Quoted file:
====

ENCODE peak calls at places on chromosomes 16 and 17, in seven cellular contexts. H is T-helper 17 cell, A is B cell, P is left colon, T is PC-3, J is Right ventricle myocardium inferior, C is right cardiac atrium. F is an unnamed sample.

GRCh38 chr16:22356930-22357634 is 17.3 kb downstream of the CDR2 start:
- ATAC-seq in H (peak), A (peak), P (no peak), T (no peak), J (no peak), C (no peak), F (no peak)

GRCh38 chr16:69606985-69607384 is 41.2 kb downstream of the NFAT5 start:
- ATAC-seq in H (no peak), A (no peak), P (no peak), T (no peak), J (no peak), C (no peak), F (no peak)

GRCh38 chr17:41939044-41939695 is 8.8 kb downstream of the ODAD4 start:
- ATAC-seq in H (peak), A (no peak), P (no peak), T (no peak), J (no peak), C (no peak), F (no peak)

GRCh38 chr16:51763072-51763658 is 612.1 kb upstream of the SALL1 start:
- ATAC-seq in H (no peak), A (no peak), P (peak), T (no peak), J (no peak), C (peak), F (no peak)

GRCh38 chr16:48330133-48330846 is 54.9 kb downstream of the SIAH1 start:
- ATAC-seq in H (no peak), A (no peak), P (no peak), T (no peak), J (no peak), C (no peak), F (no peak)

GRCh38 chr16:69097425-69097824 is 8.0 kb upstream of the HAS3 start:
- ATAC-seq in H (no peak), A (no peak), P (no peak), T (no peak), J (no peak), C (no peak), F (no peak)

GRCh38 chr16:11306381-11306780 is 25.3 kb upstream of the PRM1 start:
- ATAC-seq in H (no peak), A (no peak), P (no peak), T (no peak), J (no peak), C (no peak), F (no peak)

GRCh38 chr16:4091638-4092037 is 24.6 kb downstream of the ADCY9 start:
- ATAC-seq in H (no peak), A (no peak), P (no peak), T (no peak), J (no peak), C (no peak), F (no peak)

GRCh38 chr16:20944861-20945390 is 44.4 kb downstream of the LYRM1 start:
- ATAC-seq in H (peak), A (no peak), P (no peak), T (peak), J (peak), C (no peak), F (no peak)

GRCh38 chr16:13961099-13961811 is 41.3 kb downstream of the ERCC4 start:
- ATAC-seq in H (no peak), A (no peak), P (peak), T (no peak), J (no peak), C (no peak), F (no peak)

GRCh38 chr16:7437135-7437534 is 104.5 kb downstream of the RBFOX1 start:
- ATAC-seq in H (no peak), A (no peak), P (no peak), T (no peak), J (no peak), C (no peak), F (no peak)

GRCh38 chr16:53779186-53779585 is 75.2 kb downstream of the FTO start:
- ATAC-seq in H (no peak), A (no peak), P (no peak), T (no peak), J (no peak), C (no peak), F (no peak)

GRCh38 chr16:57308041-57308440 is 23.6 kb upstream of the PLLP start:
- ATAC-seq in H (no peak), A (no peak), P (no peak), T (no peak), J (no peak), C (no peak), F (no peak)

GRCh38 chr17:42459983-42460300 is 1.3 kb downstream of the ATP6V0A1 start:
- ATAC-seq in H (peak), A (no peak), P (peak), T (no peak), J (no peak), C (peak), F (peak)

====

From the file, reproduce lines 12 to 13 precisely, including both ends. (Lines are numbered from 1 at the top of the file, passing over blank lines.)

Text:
GRCh38 chr16:69097425-69097824 is 8.0 kb upstream of the HAS3 start:
- ATAC-seq in H (no peak), A (no peak), P (no peak), T (no peak), J (no peak), C (no peak), F (no peak)